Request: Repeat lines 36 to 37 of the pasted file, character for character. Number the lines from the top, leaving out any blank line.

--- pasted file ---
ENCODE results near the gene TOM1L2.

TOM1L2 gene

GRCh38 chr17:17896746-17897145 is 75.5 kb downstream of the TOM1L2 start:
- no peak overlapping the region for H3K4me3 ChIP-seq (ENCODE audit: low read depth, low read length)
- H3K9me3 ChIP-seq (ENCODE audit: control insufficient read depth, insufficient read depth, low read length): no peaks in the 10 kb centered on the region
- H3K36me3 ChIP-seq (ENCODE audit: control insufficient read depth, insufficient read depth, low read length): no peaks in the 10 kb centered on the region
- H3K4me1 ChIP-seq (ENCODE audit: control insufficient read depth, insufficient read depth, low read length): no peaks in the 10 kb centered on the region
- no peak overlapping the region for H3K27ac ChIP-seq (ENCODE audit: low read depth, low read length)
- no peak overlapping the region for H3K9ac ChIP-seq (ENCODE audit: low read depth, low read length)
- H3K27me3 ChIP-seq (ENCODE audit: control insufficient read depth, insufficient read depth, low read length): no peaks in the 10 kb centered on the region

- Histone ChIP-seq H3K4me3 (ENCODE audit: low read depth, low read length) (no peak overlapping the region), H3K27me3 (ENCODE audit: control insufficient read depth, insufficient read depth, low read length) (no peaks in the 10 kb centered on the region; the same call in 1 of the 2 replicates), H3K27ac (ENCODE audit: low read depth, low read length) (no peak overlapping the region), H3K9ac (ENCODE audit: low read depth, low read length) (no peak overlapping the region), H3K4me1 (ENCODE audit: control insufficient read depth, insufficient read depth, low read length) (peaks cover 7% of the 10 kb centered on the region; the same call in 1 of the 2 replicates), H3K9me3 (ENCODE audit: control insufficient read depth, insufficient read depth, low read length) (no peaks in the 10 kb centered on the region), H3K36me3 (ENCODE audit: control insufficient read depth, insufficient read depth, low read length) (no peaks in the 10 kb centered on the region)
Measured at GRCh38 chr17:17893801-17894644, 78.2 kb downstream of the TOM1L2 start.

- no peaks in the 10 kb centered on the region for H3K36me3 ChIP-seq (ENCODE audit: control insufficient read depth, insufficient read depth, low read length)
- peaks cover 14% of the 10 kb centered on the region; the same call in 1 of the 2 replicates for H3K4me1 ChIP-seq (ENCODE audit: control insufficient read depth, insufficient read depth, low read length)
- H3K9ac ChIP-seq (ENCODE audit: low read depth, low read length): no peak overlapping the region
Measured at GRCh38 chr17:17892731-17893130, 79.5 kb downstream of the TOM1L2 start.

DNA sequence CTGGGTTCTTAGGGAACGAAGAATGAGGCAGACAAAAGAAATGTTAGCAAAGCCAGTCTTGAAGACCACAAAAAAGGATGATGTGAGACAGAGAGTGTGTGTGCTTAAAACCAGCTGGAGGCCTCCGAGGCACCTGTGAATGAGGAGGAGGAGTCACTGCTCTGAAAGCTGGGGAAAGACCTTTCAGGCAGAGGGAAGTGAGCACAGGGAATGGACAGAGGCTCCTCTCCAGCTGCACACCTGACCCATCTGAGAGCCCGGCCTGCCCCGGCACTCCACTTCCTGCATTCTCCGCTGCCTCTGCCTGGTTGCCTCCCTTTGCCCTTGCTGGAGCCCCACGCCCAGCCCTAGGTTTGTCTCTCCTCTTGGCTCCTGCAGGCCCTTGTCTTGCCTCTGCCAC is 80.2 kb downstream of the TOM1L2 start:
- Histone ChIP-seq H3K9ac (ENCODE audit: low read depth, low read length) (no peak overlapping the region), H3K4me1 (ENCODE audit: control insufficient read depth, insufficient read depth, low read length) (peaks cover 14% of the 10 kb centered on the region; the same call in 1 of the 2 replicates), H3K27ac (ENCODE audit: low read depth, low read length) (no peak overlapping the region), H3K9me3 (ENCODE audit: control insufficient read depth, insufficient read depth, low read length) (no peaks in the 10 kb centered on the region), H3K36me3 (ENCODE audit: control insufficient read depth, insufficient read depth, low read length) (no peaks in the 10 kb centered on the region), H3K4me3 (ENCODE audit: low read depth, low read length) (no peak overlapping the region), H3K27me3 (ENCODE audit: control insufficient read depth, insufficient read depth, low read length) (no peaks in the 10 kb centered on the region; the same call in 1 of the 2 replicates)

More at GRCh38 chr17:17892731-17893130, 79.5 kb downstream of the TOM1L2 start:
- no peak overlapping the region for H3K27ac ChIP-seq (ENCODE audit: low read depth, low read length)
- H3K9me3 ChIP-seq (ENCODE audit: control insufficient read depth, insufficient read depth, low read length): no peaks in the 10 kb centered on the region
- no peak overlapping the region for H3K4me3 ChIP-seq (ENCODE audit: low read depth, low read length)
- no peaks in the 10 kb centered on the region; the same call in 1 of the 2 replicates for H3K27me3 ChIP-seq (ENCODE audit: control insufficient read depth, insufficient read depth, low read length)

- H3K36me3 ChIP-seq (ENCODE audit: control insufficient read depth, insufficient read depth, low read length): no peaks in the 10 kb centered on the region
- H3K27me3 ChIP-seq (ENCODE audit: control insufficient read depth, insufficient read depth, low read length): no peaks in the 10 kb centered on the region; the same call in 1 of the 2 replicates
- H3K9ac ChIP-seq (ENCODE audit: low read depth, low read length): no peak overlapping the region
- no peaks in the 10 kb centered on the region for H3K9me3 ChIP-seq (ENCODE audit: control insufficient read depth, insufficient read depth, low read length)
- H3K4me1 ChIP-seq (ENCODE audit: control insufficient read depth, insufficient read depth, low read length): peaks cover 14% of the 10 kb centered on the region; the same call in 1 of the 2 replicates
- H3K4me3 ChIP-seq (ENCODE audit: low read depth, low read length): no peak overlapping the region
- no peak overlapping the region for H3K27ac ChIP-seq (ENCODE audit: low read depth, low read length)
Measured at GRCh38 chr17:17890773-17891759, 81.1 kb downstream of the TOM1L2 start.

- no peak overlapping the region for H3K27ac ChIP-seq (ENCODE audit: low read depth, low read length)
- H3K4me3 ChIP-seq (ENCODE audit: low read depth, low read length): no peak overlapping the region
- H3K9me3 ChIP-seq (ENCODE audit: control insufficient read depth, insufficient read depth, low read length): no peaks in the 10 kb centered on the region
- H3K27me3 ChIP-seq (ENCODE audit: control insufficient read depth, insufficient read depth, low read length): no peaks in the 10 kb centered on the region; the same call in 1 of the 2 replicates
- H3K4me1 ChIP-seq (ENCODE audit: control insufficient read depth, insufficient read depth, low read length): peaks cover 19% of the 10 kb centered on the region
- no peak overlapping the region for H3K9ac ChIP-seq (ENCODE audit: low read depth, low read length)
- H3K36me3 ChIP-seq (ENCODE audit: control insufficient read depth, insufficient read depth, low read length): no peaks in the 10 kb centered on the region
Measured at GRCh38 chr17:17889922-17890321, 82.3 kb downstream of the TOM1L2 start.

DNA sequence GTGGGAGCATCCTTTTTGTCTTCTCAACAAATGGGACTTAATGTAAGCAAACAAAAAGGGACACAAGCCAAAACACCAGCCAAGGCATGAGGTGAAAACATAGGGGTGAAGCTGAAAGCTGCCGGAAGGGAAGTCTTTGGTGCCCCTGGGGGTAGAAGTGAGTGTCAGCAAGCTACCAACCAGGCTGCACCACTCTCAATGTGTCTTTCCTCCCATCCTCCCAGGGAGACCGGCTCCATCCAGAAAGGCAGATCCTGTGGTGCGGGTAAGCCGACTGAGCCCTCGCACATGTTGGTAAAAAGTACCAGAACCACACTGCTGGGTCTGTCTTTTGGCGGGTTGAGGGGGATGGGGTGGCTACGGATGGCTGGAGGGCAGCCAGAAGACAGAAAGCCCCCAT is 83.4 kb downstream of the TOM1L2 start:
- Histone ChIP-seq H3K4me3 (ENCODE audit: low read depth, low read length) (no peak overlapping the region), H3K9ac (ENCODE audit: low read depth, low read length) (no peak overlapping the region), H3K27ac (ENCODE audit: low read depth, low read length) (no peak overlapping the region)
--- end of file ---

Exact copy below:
- H3K4me1 ChIP-seq (ENCODE audit: control insufficient read depth, insufficient read depth, low read length): peaks cover 19% of the 10 kb centered on the region
- no peak overlapping the region for H3K9ac ChIP-seq (ENCODE audit: low read depth, low read length)